In addition to the Kenya agenda at the AU being a follow-up of the East African Community’s own resolution, Kenya lobbied a number of countries ahead of the summit. The most visible was Deputy President William Samoei Ruto’s visit to the Republic of Congo, Gabon, Ghana, and Nigeria. However, President Uhuru Muigai Kenyatta has also attended a number of heads of state meetings in April and May, plus the annual World Economic Forum on Africa where he is likely to have raised the issue. At the end of April, he attended a summit of EAC heads of state where the focus was on the group’s much-postponed monetary union. Then Kenyatta attended a summit of the Intergovernmental Authority on Development, which is made up Djibouti, Eritrea, Ethiopia, Kenya, Uganda, Somalia, and Sudan. The May 5 meeting was focused on Somalia and a donors’ conference on Somalia that was held a few days later in Britain.
The media spin in reports leading up to the summit said the AU was considering asking those African countries that are members of the ICC to withdraw their membership. Such action would take two years to complete under the Rome Statute. Eventually AU leaders agreed to direct the executive arm of the organization, the African Union Commission, to request the UN Security Council to move the Kenya cases at the ICC back home where they believe the Kenyan judiciary has reformed enough to be able to handle the politically sensitive cases.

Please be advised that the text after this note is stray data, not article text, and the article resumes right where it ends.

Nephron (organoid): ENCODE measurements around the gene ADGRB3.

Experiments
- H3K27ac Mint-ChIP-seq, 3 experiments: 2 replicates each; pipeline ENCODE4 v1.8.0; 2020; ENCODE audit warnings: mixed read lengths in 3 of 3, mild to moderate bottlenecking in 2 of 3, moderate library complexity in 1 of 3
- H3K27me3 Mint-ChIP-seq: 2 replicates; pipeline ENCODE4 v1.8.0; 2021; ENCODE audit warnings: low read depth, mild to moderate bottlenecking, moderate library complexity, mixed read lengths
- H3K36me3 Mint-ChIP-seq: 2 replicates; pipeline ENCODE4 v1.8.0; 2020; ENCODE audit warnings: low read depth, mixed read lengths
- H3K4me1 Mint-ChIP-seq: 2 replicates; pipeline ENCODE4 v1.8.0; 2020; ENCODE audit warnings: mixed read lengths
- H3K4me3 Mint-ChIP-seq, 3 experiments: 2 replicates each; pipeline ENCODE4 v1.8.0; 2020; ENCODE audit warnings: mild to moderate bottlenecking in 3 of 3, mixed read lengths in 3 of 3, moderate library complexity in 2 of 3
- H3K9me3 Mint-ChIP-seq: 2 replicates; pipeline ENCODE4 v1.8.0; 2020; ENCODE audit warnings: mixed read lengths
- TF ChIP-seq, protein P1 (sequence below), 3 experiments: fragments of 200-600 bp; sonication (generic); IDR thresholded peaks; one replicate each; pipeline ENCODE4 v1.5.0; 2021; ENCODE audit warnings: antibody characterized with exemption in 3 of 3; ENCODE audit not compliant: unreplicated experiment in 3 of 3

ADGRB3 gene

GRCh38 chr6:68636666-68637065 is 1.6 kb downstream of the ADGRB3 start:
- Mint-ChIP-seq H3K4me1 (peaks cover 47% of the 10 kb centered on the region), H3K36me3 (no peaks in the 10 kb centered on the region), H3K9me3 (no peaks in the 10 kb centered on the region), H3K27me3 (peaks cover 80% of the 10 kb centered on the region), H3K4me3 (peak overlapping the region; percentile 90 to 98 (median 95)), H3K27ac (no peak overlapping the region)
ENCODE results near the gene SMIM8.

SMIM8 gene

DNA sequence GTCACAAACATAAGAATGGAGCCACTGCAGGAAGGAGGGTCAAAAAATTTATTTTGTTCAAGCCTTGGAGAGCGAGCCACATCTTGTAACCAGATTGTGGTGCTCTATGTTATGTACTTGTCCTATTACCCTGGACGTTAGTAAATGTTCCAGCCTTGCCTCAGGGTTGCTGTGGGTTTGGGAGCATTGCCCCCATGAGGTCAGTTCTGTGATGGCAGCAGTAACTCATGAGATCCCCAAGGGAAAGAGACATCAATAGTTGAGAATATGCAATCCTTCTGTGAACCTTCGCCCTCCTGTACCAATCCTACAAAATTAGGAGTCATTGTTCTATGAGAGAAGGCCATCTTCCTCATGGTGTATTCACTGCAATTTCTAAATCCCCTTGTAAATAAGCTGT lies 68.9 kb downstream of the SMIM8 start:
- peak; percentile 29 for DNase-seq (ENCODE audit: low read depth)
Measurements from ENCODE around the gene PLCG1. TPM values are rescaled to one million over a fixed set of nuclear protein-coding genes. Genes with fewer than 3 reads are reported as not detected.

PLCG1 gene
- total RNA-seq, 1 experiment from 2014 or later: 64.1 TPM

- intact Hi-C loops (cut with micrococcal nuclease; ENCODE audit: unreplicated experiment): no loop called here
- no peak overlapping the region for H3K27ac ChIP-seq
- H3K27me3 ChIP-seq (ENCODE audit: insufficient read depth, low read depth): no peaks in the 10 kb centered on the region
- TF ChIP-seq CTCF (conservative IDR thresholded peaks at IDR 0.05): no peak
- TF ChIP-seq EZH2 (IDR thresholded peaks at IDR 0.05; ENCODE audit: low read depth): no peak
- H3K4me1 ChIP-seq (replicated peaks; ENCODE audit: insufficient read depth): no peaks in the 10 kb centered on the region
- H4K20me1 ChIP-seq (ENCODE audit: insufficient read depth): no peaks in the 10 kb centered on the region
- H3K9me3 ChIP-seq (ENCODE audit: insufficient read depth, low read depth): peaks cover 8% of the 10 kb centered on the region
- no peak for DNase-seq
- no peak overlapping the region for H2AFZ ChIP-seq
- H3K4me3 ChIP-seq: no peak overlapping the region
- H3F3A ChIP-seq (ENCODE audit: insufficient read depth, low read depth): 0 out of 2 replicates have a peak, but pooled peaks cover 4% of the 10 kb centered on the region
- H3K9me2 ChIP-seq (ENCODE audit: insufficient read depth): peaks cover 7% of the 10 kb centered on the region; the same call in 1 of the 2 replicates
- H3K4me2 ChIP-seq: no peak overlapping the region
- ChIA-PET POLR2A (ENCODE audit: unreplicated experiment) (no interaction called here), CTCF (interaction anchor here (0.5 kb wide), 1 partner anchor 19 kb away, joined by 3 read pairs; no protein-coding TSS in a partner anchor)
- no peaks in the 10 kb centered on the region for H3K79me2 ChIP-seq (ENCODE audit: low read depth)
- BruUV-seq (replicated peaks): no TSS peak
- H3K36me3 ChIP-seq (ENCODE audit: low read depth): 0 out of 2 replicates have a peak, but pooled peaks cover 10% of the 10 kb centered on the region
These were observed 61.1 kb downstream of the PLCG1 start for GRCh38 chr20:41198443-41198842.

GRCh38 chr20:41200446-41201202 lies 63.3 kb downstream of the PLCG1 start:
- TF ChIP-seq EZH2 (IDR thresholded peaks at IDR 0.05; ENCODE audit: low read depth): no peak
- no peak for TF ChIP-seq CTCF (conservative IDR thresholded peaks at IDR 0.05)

While briefing journalists on the resolutions at the just-concluded AU summit, Ethiopia’s Prime Minister Hailemariam Desalegn accused the ICC of “race hunting” because all the ongoing cases at the court involve Africans.
In response, the Presidency of the ICC issued a statement denying the court took on cases based on ethnic or other considerations. The Presidency also pointed out that many of the cases before the ICC were referred to it by African states.
“Decisions are taken independently on the basis of the law and the available evidence and are not based on regional or ethnic considerations,” the Presidency said in its statement. “Judges are the guarantors of the fairness of proceedings before the Court, from the authorisation of investigations to the confirmation or non-confirmation of charges and decisions on guilt or innocence.”
In an interview with the international channel France24, Ghana’s President John Dramani Mahama offered an insight into how African leaders reached their decision at the AU summit. He said he would not go as far as accusing the ICC of race hunting.
“I think the ICC has done a fantastic job in bringing some people who have committed mass murder and genocide to justice,” he said in a May 30 interview with the English service of France24. “But Africa is a complex continent and I do think that there are some circumstances that do need to be looked at carefully.”
He said Kenya is one such example because since the violence that shook the country five years ago Kenya has enacted a new constitution, reforms are in progress, and the people facing charges at the ICC have been elected to lead the country.
“And so there’s the verdict of the Kenyan people. What would you say? That the verdict of the people or the verdict of the ICC, which of them is more important?” asked Mahama. He said that the Kenyan judiciary had undergone changes and was now capable of handling cases such as the ones before the ICC.
“And so in the Kenyan case I do think that the Kenyan justice system should be allowed to deal with it,” Mahama said.
The fourth and final article looks at previous diplomatic efforts to have the Kenya cases deferred and asks what all this current activity means.